Stark’s analysis proposes that the Church grew at a steady, compound rate of 40% per decade (rather than growing in bursts with periods of statis). That does mean that by the beginning of the fourth century and despite persecution under the likes of Diocletian at that period (c.f. Alban in Britannia, 304), Christians formed a substantial fraction of the population of the Empire. If this is right, it speaks of the faithfulness of God and also the faithfulness of ordinary Christians in their lives of witness. Perhaps we are in danger of idolising the church of Acts. The Christians who followed were no less effective in their witness to the ends of the earth.

      Reply
      • Hello, David, thanks for interacting.

        Do you not subscribe much authenticity to the ESV Study Bible; it is a fairly recent publication so presumably has up-to-date scholarship?

        Chronologically, the riot at Ephesus happened some years after the trouble at Thessalonica so that wouldn’t have been a factor. It interests me that there was such a riot due to the Christian influence; if you recall the whole city was involved. The account of the burning of their witchcraft items seemed very significant and must have involved a large body of people becoming Christians.

        The figure of 85,000 as the population of Jerusalem at the time of Acts is found elsewhere too. It has often intrigued me that following the execution of James and the attempted one of Peter that the main leaders subsequently seemed able to continue living there without being arrested. That suggests they were living amongst a very large body of people and enjoyed the consequent anonymity of large numbers.

        I have always been intrigued by the impact of Methodism in England. By Wesley’s death there were around 56,000 of them living in a population of 7 million. So, yes, smallish relative numbers can have a disproportionate impact; but Stark’s numbers do seem pessimistically stark.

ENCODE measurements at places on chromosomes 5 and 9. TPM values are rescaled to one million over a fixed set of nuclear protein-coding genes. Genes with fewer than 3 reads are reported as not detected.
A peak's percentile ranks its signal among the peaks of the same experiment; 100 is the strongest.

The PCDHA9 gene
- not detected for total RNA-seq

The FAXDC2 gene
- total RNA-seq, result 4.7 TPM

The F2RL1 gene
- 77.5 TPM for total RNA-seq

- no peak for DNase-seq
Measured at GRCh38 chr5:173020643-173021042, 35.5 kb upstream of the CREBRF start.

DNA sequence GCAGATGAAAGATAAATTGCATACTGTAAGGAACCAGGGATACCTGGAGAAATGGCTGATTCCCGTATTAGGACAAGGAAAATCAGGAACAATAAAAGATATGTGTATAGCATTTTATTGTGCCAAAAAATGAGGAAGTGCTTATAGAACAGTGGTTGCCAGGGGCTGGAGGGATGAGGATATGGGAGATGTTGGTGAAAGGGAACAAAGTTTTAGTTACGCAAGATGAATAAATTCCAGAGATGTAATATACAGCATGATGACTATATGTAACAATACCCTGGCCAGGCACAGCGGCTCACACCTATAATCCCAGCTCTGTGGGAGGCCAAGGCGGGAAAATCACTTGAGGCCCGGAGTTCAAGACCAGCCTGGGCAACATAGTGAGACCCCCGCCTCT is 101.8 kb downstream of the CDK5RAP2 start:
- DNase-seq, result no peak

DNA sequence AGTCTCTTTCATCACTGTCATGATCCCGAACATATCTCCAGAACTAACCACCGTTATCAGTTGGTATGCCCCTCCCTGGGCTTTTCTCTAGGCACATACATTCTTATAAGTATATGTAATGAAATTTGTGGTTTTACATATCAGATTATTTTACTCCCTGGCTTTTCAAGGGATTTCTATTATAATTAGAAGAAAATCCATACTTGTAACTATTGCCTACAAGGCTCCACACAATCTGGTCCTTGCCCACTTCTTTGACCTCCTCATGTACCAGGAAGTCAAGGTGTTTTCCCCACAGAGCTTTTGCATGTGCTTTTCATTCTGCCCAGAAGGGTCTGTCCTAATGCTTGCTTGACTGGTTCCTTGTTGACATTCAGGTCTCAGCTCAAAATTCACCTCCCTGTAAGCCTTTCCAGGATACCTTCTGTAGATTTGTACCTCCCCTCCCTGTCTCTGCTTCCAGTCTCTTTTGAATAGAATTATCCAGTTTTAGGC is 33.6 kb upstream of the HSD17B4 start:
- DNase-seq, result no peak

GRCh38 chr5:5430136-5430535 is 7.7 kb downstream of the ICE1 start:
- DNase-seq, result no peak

I don’t think this is idolising the Acts church; rather it is praising the impact of a people who are thoroughly in harmony with the Holy Spirit, who, as in the case of Cornelius, is always waiting to fall on us to demonstrate the glory of the Kingdom of God.

        Reply
        • On the ESV: it is a very word-for-word translation, and I am not quite convinced by all its decisions. But the worst thing about it is its ideological commitment to male ‘headship’ which flies in the face of good translation decision. To translate ‘anthropos’ with ‘man’ is really inexcusable.

          Reply
  2. (A wee side-note)

    I had read that some are of the opinion that Paul in quoting Epimenides had missed the point of the ‘all Cretans are liars’. There is a paradox which bears his name: is the statement by Epimenides ‘all Cretans are liars’ true or false, given that Epimenides is a Cretan? If it is true, then Epimenides is a liar, so it is false.

    However, I was pleased to learn (https://en.wikipedia.org/wiki/Epimenides) that the statement by (the semi-mythical) Epimenides was probably not a philosophical conundrum but a genuine comment on his countrymen. The paradox was associated with his name later.

    Paul was right to warn Titus.

    Reply